Ellijay-based duo Surrender Hill is set to release its fourth album, “A Whole Lot of Freedom,” on April 3 and will kick off their upcoming tour with an album release show at 8 p.m., April 2 at Madlife Stage and Studios, located at 8722 Main St., Woodstock.

Surrender Hill consists of husband and wife Robin Salmon and Afton Seekins. The group’s music is a mix of Americana and roots-rock. “A Whole Lot of Freedom” was recorded at the couple’s newly-constructed home studio in north Georgia, with contributions from drummer Mathew Crouse, fiddler Wyatt Espalin and guest guitarist Jonathan Callicutt.

Of the 36 songs originally written for the record, Salmon and Seekins chose 18, turning “A Whole Lot of Freedom” into their first double-album. The tracks that made the final cut were, by and large, both melodic and mellow, influenced heavily by the arrival of their first child, Wren, the couple said. The result is an album that’s both personal and universal, stocked with character-driven songs and first-person accounts.

“The songs were inspired by experiences we had on the road, stories from our youth growing up, stories told by family, and, of course, the feelings and experiences that come up when you have a child and you watch him grow and you reevaluate what’s important,” Salmon said. “Wren’s arrival played a huge role in the songwriting, and there is a thread of some version of freedom in all the songs on this album.”

Prior to forming Surrender Hill, Salmon and Seekins chased their own muses as solo artists. Salmon was an award-nominated punk rock frontman who’d grown up in South Africa and Texas listening to a cross-cultural mix of Bob Wills, Sex Pistols, Marty Robbins and The Clash.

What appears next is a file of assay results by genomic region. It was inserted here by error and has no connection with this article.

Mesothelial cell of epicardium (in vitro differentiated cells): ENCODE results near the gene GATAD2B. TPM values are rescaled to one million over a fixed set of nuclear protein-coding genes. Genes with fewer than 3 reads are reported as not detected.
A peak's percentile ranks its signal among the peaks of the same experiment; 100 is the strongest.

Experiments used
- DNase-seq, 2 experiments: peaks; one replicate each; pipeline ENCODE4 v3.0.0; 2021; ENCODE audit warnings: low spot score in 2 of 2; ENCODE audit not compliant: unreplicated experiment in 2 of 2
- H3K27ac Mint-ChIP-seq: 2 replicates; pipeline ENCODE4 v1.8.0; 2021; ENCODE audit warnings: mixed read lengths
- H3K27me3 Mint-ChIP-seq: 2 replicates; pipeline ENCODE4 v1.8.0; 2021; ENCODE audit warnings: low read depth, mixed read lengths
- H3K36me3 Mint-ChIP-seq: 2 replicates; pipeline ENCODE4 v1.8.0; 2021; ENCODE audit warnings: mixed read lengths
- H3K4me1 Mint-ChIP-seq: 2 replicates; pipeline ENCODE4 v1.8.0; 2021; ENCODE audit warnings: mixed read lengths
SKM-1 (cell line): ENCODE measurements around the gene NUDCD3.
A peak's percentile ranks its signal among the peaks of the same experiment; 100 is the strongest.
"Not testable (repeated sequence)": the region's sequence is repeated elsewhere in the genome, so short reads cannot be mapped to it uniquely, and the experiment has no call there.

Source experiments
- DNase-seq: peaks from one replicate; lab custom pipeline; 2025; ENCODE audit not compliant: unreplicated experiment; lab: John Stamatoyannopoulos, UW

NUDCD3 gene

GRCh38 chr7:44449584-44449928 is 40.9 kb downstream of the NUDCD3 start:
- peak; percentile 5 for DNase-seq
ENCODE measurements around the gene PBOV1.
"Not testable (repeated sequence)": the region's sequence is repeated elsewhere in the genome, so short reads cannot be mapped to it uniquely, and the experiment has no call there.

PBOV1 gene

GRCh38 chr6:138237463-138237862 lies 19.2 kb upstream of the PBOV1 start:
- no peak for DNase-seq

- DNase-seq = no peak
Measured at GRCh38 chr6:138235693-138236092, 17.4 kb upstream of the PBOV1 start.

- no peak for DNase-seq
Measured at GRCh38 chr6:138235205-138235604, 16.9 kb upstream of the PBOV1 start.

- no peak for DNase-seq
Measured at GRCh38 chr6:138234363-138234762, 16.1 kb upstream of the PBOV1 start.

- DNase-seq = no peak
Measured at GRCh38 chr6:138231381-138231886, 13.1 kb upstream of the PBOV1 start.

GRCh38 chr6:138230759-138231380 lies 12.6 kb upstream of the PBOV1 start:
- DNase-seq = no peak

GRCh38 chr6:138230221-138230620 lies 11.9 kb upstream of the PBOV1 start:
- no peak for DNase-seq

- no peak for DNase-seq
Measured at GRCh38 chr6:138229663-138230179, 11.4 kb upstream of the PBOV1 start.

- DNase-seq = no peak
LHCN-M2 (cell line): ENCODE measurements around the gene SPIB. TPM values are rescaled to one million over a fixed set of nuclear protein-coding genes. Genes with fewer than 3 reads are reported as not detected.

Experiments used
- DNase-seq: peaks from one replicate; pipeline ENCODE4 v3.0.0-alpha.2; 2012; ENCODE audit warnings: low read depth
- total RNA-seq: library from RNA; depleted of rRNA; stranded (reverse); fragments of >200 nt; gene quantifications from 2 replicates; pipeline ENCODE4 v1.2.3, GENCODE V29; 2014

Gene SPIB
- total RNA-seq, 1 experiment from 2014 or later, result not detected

He launched the band See No Evil soon after high school and later moved the group to New York City, landing a deal with Sony Music in the process. A decade later, though, Salmon found himself drawn to the rootsy sounds he’d heard as a child on the ranch and he re-launched a career as an alternative country songwriter, eventually crossing paths with Seekins while playing shows in Sedona, Arizona.

Meanwhile, Seekins grew up splitting her time between an Alaskan fishing village and an Arizona frontier town. Throughout it all, she honed her talent for dancing, eventually moving to New York and working as a choreographer. Unable to resist the need to pursue songwriting, she later headed back to Arizona, where she turned the contents of her personal journal into the lyrics of her very first songs.

Surrender Hill, who is featured in an episode of the documentary series currently airing on Amazon Prime entitled “Undiscovered,” plans a busy touring schedule in support of A Whole Lot of Freedom.

Touring dates in Cherokee County and other cities and states can be found at surrenderhill.com/home.

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